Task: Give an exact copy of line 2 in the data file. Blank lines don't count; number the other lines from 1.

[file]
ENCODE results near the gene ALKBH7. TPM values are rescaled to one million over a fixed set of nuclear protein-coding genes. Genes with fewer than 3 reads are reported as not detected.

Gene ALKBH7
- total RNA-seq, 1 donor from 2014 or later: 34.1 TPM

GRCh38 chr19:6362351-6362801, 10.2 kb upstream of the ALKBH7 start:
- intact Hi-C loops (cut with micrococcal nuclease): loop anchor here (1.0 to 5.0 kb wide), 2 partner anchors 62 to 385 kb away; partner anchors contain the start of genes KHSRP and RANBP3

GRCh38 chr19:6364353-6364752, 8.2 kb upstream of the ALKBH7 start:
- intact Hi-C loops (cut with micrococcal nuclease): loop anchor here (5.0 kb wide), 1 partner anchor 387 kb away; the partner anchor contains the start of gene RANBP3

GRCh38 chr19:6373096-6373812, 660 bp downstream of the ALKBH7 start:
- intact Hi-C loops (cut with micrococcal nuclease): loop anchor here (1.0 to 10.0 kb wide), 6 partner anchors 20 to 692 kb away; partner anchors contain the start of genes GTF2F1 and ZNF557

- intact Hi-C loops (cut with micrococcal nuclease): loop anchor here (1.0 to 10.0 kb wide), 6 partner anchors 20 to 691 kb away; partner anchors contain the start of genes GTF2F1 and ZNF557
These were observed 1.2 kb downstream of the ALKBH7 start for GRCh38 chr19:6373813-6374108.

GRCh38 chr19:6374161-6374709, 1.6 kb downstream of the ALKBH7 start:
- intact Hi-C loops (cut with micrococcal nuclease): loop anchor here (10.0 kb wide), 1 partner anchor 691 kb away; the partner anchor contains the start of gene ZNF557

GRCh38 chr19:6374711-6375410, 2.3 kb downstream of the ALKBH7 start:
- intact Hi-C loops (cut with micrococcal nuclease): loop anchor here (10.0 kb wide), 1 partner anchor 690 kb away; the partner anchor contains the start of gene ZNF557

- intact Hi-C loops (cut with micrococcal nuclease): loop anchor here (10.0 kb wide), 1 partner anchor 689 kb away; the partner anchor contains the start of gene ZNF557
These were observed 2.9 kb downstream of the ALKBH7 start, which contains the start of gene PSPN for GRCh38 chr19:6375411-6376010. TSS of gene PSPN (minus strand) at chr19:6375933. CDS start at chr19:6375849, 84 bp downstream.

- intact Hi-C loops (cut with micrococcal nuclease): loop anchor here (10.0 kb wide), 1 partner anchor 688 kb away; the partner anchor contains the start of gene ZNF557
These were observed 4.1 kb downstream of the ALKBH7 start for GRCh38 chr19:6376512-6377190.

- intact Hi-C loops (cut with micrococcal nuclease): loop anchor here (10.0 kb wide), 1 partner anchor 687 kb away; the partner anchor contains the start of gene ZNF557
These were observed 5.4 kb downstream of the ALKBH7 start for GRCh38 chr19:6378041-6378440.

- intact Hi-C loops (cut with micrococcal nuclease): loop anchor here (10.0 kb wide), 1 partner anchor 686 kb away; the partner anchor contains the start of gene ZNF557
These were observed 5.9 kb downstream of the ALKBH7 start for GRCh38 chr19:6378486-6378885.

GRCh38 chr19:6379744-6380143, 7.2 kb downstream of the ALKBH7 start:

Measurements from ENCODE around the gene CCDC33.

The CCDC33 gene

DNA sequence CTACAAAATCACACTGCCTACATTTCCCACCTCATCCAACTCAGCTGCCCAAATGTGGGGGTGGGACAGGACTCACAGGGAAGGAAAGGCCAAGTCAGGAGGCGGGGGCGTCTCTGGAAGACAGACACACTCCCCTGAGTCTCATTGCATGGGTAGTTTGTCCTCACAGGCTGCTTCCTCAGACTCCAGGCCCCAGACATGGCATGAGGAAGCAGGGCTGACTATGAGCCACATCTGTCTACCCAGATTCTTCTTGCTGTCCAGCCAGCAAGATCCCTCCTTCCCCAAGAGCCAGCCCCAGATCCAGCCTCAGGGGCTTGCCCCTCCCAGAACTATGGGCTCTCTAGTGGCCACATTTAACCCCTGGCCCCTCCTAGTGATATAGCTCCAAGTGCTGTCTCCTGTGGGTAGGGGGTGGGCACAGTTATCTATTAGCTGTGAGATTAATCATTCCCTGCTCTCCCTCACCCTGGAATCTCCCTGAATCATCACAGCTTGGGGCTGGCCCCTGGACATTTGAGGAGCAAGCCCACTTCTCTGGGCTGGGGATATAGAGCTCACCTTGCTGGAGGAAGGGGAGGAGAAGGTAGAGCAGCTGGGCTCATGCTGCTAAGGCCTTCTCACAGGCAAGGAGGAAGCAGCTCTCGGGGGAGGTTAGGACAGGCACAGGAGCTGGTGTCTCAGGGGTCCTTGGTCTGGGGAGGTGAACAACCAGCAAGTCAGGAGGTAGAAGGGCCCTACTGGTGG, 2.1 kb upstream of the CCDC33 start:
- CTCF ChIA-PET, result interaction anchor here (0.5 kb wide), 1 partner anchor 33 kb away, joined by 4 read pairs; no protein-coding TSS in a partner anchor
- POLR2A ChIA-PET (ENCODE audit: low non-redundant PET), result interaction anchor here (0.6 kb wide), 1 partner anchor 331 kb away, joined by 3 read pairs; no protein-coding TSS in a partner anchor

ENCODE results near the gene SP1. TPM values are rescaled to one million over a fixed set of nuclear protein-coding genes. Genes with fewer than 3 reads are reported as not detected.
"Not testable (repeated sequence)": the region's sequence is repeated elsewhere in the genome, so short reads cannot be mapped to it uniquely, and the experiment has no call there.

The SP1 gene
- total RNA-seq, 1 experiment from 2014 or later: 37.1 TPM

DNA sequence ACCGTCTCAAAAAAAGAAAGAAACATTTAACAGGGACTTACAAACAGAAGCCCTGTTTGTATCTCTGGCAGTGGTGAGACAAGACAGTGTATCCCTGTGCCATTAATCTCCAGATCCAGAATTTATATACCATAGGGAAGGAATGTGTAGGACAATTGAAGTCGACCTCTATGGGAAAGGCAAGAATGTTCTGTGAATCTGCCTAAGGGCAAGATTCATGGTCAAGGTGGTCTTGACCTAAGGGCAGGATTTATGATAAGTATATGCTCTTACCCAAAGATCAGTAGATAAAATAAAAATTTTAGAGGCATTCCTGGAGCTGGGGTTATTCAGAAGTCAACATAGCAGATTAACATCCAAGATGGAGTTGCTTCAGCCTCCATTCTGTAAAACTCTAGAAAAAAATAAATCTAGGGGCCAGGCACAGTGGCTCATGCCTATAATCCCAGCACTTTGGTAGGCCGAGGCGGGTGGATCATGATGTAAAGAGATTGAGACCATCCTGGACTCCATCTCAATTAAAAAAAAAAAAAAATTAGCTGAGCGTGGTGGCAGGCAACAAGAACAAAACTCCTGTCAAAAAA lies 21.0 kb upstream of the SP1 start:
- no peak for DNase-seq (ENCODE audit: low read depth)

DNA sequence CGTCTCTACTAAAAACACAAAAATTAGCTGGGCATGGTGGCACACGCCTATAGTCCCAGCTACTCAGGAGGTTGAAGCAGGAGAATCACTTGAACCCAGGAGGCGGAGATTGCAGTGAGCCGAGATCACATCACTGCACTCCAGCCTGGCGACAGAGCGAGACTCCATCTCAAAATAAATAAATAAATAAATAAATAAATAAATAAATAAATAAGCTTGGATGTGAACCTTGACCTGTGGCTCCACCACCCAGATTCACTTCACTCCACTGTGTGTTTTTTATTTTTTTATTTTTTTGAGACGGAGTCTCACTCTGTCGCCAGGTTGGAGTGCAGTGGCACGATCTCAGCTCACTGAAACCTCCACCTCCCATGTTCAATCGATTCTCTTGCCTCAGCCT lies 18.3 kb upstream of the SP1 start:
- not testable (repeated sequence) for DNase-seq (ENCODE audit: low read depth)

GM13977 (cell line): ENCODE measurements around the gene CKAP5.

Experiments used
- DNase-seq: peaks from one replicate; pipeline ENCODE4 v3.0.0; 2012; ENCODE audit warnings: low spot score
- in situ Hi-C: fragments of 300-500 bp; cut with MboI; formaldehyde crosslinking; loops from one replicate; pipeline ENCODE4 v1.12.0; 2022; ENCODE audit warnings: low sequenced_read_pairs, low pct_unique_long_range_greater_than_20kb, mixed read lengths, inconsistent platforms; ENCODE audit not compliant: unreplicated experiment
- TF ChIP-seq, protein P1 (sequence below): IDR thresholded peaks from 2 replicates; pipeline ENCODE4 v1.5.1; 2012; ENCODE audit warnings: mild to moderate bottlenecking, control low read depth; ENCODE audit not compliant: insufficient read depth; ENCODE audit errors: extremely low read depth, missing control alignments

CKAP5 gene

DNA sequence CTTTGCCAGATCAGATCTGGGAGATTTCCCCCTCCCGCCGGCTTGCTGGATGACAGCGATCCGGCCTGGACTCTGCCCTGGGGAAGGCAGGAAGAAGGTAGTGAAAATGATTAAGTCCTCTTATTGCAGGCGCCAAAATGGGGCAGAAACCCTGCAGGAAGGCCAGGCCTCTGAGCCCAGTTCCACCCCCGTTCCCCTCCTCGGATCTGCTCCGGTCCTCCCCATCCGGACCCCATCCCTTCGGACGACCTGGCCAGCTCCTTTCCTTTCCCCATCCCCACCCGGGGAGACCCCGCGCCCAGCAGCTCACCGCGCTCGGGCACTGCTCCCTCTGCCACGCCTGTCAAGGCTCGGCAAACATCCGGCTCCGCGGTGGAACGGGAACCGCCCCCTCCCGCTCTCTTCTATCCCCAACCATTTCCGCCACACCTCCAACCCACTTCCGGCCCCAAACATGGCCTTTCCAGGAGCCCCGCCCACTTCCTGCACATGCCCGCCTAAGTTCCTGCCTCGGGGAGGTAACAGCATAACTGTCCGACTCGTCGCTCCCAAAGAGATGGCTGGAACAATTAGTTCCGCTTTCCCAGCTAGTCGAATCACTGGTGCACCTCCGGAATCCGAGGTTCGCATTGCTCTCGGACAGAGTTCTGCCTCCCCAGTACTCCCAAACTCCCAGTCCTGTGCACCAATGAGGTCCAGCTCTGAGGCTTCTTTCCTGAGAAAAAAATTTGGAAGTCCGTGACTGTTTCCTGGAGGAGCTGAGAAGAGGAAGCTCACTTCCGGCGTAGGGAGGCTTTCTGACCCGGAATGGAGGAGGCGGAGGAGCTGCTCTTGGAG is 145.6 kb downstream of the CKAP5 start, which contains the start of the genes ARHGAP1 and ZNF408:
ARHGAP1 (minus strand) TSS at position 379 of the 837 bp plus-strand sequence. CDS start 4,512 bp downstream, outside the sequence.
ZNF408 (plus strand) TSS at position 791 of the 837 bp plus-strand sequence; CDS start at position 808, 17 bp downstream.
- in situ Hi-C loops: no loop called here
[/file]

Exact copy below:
Gene ALKBH7